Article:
“Subprime” is a general moniker for credit ratings lenders consider “risky”. These may cause them to reject the borrower’s application due to riskiness or charge higher interest rates to offset this high level of risk.
As anyone who’s tried to borrow money with a below-average credit score knows, it generally becomes more challenging to get approved for credit when borrowers view your credit profile as less-than-prime and more expensive if you do manage to get the green light.
However, not all subprime credit is treated exactly the same. Here’s more on the various credit levels and how they can ultimately affect interest rates on loans and credit cards.
Credit Score Levels for Borrower Risk Profiles.
The Consumer Financial Protection Bureau outlines five credit score levels into which borrowers fall:
- Super-prime (720 and above)
- Prime (660 – 720)
- Near-prime (580 – 619)
- Subprime (580 – 619)
- Deep subprime (580 and below)
These credit ratings comprise an important part of each borrower’s risk profile, which lenders use when they’re deciding whether to approve applications and how to set interest rates.
It’s worth noting lenders may use slightly different scales whether they work off the FICO scoring system, the VantageScore model, or a proprietary set of ranges. The VantageScore typically classifies borrowers in these ranges:
- Super-prime (781 – 850)
- Prime (661 – 780)
- Near prime (601 – 660)
- Subprime (300 – 600)
How common is it for a borrower to have a risky profile based on their credit standing?
About one in five Americans has a subprime rating to some degree, with six percent of U.S. adults falling within the “subprime” category and 13 percent of American adults having “deep subprime” credit.
Consequences of Having Subprime Credit.
Your credit standing is one major factor lenders consider when evaluating your application, whether you’re trying to get a credit card, finance a car, take out a personal loan or finance a home.
Here CNBC breaks down auto loan interest rates per category based on Experian data for early 2020 and the VantageScore scale:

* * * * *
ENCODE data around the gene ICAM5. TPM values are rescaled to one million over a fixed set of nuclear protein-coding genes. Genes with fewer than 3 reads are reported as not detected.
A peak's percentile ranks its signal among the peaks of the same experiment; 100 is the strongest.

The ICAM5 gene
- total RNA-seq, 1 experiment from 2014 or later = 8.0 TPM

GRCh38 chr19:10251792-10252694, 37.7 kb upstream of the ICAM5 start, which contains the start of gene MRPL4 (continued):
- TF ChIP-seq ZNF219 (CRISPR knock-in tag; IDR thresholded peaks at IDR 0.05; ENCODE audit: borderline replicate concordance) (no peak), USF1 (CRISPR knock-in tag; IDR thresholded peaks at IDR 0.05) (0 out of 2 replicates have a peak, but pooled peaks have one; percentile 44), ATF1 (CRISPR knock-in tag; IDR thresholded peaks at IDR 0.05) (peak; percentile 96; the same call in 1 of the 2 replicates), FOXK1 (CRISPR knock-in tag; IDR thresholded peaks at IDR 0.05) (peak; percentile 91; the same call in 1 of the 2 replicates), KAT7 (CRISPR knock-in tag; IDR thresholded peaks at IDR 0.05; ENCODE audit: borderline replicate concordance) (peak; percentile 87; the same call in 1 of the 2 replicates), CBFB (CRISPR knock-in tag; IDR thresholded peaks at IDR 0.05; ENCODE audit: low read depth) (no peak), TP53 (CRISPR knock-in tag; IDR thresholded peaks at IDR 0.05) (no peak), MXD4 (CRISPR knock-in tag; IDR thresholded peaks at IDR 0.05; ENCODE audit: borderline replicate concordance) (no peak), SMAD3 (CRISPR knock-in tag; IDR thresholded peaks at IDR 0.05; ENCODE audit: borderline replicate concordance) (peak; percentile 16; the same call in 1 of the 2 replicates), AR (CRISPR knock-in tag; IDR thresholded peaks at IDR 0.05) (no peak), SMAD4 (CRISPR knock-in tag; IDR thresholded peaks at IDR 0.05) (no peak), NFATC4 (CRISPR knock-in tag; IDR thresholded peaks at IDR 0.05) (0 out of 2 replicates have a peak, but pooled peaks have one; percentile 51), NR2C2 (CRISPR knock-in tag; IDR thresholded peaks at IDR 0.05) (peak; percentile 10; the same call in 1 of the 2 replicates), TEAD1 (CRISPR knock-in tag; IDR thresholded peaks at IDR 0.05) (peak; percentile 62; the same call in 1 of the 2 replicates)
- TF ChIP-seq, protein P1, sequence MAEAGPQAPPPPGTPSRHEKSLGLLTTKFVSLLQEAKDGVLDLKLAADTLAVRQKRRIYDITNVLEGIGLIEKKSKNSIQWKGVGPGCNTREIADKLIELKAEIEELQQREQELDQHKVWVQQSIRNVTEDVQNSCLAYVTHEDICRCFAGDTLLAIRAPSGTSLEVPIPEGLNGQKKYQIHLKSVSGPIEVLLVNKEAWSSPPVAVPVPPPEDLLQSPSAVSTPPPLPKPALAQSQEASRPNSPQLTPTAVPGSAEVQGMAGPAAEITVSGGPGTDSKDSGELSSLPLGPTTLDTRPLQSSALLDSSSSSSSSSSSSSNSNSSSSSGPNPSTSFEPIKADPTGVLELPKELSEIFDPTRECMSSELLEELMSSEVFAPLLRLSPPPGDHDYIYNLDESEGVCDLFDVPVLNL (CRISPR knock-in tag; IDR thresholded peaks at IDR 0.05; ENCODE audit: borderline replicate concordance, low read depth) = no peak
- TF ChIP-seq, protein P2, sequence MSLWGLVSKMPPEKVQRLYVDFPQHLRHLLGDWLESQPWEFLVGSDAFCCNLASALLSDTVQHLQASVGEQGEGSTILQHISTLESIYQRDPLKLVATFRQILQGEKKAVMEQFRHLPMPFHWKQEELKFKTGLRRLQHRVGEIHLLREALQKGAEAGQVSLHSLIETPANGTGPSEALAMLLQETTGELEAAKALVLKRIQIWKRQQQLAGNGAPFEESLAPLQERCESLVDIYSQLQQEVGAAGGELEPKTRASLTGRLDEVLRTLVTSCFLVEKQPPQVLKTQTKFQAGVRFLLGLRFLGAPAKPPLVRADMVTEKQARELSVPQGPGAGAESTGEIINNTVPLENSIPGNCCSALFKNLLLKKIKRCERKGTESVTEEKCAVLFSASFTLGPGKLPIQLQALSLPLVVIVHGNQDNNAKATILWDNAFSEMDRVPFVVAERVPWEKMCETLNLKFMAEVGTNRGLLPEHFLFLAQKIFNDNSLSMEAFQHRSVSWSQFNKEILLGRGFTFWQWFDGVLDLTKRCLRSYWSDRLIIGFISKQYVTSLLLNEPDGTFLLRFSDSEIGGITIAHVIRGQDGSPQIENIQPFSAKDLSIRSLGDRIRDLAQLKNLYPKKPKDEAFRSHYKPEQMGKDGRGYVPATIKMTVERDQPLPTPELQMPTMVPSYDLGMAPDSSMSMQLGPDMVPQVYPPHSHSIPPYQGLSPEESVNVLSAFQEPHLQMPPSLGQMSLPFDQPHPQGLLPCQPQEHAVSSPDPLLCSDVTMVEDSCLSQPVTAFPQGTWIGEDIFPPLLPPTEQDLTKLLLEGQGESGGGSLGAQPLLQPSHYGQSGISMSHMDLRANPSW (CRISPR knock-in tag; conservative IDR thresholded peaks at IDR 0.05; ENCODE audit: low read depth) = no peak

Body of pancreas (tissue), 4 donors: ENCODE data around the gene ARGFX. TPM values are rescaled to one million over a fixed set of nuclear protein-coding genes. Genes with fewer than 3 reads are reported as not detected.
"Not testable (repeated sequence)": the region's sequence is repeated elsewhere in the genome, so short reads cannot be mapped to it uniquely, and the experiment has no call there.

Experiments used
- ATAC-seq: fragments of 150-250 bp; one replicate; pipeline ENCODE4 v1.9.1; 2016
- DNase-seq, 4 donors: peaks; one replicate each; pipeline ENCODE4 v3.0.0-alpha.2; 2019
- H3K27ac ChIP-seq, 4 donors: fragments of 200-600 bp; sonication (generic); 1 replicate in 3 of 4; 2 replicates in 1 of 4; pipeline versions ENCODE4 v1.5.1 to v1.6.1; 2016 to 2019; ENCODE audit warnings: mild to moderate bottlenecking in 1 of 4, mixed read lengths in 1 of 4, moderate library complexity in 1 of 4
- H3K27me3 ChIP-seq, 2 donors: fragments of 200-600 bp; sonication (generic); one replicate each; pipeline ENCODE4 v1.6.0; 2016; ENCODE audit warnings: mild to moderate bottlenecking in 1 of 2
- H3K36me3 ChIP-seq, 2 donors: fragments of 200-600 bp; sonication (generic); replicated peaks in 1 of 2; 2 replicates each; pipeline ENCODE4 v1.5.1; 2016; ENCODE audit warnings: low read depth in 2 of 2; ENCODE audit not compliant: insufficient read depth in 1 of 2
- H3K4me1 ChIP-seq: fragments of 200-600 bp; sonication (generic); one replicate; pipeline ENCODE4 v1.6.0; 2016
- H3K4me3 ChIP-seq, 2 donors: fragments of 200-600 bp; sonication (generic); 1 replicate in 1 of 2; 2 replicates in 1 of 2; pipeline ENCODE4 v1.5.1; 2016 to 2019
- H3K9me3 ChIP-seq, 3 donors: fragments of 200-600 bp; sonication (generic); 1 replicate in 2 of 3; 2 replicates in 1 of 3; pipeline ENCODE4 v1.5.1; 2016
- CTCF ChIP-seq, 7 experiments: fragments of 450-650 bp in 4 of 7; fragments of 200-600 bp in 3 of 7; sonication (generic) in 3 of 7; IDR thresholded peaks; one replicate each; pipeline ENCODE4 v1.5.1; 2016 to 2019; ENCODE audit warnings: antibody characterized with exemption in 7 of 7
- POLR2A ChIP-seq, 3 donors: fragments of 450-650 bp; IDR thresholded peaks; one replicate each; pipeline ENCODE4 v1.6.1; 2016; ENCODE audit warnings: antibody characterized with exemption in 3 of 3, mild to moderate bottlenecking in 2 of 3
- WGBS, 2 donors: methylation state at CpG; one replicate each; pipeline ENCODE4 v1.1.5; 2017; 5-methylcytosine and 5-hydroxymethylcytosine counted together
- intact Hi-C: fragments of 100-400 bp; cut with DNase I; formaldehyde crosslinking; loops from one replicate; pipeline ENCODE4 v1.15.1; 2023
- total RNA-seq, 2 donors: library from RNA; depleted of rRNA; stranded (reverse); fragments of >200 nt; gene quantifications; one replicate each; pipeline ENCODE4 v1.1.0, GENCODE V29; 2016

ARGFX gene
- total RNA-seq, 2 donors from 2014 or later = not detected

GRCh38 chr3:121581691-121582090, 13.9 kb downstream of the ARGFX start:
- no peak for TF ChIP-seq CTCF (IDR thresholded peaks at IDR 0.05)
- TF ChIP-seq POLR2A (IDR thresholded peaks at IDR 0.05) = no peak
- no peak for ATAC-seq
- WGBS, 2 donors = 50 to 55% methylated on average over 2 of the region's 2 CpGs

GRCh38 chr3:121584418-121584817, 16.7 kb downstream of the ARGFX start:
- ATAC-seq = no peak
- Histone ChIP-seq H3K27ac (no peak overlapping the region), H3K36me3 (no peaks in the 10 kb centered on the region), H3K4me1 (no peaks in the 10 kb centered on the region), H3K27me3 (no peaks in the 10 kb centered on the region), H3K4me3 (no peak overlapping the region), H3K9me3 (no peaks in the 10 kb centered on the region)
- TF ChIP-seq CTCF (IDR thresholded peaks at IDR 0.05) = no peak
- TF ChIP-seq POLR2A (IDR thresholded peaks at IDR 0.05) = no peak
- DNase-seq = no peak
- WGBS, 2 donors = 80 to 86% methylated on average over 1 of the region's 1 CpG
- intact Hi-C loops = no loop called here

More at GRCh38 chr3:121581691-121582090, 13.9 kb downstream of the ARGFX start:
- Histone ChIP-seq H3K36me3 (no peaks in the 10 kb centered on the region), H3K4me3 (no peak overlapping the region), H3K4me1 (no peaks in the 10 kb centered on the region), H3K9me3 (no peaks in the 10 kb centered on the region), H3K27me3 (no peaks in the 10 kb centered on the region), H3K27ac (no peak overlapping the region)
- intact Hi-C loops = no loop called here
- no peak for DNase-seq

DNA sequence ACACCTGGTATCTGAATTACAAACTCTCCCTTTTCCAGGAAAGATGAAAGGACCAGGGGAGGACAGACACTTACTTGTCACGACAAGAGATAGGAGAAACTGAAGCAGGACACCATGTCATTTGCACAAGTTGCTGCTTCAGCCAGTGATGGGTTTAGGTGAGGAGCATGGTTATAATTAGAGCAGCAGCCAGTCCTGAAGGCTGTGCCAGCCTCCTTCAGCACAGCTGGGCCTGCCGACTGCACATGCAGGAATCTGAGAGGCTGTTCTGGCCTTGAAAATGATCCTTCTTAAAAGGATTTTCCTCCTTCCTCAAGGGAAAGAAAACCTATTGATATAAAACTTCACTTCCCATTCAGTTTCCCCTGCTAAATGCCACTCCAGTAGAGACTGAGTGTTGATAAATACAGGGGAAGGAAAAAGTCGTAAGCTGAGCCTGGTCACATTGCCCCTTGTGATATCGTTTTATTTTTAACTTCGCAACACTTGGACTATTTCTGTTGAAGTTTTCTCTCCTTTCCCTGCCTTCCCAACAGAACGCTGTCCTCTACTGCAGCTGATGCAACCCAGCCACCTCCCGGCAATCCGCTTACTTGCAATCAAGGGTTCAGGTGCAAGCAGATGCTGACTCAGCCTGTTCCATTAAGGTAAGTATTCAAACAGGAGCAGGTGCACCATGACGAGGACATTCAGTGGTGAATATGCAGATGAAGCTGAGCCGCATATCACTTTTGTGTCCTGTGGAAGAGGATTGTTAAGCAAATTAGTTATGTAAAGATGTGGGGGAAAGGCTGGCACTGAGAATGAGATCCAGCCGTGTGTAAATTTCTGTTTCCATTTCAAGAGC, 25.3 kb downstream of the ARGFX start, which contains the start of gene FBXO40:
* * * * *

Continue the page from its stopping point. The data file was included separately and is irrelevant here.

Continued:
- Super-prime (781 – 850): 3.65 percent
- Prime (661 – 780): 4.68 percent
- Non-prime (601 – 660): 7.65 percent
- Subprime (501 – 600): 11.92 percent
- Deep subprime (501 – 600): 14.39 percent
As you can see, borrowers with deep subprime credit can expect to pay an interest rate nearly three times higher than those considered prime. Even a few percentage points of difference can add up to hundreds or thousands of extra dollars over the lifetime of a loan or credit card.
Similarly, debt consolidation for bad credit — in which a borrower takes on a personal loan for the purpose of paying off other debts — tends to be costlier for subprime and deep subprime borrowers than it would be for a borrower with stronger credit. Certain lenders may also avoid working with subprime consumers, believing the transaction to be too risky based on the individual’s overall credit profile. It is possible to get a debt consolidation loan with a bad credit score, but interest rates will almost certainly reach the double digits — and, since the purpose of such a loan is to help borrowers pay less in interest all things considered, these higher interest rates make it more difficult to pursue this debt elimination strategy.
Finally, subprime mortgages can carry interest rates as high as eight to 10 percent, and furthermore may require the borrower to put down a higher down payment between 25 and 35 percent to secure funding. Over the course of a 15- or 30-year housing loan, owning a home can become significantly more expensive for borrowers with poor credit.
Long story short: Deep subprime and subprime credit makes it harder to get credit and more costly when you do. Anything you can do to strengthen your credit history before applying can smooth out the process and keep money in your pocket.